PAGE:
A pair of the Indian Air Force (IAF)’s C-17 transport aircraft was tasked with mission-mode evacuation as it flew into besieged Afghanistan airspace. The IAF’s heavy lift and transport planes were moving into war-torn territory with sparse-to-no airway or landing guidance. The only consolation was that the air traffic control (ATC) at the Kabul airport was taken over by the US armed forces to enable troop movement and evacuation, hours before the country also stepped up deployment at the airport to 6000. This was after the Taliban took control of Kabul on August 15.
The staff at the embassy, including the Indo Tibetan Border Police (ITBP), had been asked to be ready for military evacuation. Reports said the Taliban had been doing a recce and subsequently keeping a close watch on the Green Zone, the district that houses embassies and diplomatic offices.
— ANI (@ANI) August 17, 2021
The threats escalated as reports poured in that the Taliban raided the Shahir Visa Agency, which processed visas for people willing to travel to India.
The first batch of 45 embassy personnel were intercepted by armed Taliban as they were moved in a convoy to the airport on August 16. Reports said the militia took away the personal belongings of some of the staffers. They boarded the first flight. The rest of the team, 120 of them in total, including India’s Ambassador Rudrendra Tandon, got stuck as the road to the airport was closed with mobs surroundings the airport establishment.
External Affairs Minister S. Jaishankar had to speak to US Secretary of State Antony Blinken on Monday night to commandeer some forces to get all Indians to the airport.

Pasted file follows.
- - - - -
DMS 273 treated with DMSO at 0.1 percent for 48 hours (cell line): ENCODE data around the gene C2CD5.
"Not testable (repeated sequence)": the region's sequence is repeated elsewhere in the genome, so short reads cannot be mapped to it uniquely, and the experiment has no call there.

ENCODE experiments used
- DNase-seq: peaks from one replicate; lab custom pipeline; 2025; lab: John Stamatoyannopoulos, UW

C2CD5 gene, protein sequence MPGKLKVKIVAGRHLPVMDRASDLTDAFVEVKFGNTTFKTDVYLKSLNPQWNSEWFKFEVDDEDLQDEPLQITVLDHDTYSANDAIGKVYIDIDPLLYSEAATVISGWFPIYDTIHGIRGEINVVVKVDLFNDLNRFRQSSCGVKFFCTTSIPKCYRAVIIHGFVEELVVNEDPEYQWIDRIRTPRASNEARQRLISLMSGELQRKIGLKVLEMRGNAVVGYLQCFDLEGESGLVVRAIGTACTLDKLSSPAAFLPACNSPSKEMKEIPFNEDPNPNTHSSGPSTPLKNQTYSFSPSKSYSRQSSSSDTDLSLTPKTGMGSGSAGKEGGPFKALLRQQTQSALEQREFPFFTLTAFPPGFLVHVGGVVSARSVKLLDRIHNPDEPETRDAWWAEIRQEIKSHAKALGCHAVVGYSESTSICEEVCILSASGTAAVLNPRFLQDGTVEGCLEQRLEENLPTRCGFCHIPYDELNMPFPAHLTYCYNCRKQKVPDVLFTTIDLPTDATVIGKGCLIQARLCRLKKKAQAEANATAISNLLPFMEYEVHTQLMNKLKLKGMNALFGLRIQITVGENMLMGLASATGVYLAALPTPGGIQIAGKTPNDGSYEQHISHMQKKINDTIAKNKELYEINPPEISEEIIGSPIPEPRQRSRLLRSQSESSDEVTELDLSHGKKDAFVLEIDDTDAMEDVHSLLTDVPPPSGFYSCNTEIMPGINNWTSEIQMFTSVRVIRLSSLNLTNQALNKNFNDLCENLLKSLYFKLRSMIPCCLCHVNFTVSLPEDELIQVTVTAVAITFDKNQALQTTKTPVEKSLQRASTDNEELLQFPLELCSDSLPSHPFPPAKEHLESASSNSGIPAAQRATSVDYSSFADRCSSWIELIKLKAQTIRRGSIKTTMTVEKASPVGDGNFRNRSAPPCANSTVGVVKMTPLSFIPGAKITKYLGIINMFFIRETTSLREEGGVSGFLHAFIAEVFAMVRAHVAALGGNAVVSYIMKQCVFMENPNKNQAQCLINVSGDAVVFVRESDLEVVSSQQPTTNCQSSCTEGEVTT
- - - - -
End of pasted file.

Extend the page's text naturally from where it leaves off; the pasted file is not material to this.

After this intervention, the second team too boarded the aircraft. They landed safely at the Jamnagar IAF base in Gujarat on Tuesday.
India has been facing numerous hurdles in its attempts to bring people back home safely with the security situation deteriorating sharply over the last few days as the Taliban fighters advanced rapidly towards the Afghan capital and finally assumed complete control on August 15. Taliban’s return to power after 20 years meant that Indian officials had to be extra cautious, thus making the task of safely getting them out of Afghanistan all the more difficult. In fact, Taliban had been keeping a close watch on people travelling to India.
“Your welcome has an impact on all of us. Thank you to the Indian Air Force who flew us out under conditions that are not normal,” Ambassador Rudrendra Tandon said on landing at Jamnagar.
“It’s not that we’ve abandoned people of Afghanistan. Their welfare and our relationship with them is very much in our mind. We’ll try and continue our interaction with them, I can’t exactly say in what form the situation is changing,” Tandon said.
The scene at the Kabul airport was one of chaos and pathos as as thousands of anxious Afghan nationals reached there, hoping to catch any flight that will take them out of Afghanistan. It was mayhem as thousands of Afghans were seen on tarmac, desperate to escape the Taliban rule.
After initial chaos, the Kabul Airport is now under the control of the United States. The US forces have operationalised the airport to allow rescue flights.